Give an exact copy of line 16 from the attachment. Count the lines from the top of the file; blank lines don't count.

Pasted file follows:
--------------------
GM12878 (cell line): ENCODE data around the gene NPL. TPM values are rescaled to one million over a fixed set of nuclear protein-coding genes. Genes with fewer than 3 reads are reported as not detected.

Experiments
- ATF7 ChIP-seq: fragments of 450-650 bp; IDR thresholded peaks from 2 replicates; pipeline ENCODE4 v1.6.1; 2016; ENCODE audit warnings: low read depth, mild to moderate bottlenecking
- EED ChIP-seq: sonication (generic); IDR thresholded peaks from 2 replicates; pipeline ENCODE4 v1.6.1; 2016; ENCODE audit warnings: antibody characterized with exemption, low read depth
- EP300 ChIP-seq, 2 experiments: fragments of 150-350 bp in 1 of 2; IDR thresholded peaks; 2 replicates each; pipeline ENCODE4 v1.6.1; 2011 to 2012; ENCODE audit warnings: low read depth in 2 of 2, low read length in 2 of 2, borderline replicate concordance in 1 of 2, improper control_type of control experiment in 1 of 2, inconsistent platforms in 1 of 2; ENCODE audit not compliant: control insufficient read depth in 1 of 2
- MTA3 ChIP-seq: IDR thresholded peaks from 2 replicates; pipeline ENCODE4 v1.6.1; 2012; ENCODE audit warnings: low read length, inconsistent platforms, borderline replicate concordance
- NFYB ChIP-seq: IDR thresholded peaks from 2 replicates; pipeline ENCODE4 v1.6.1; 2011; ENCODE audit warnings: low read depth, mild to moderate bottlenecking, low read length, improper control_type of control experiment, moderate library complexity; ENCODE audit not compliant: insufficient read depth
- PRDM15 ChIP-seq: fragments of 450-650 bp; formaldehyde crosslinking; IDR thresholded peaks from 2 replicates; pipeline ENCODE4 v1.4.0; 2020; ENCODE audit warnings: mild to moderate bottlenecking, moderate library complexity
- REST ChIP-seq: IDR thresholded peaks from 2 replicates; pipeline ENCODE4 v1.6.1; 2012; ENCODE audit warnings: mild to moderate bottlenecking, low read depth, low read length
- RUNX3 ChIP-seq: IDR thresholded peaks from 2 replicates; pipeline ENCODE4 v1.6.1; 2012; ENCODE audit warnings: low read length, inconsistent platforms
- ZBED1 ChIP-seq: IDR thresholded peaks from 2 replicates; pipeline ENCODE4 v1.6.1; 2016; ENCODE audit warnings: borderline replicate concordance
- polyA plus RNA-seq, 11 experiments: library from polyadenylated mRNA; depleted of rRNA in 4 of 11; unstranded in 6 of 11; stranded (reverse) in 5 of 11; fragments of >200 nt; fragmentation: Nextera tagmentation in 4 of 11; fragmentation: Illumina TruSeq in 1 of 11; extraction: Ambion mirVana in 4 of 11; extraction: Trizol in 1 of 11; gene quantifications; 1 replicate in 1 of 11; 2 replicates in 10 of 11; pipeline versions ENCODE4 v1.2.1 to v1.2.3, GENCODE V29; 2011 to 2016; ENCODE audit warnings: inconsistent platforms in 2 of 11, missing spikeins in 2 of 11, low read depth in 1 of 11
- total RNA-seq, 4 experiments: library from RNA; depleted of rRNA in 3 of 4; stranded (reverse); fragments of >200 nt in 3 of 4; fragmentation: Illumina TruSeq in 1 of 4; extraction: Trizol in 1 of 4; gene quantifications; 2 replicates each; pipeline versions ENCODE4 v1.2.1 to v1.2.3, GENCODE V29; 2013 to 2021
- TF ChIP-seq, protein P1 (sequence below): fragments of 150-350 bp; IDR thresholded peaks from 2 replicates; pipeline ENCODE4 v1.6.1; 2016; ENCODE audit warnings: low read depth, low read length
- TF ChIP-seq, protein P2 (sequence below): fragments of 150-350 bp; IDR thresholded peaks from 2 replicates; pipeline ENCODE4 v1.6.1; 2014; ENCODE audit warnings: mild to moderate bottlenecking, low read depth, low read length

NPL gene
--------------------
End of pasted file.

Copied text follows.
NPL gene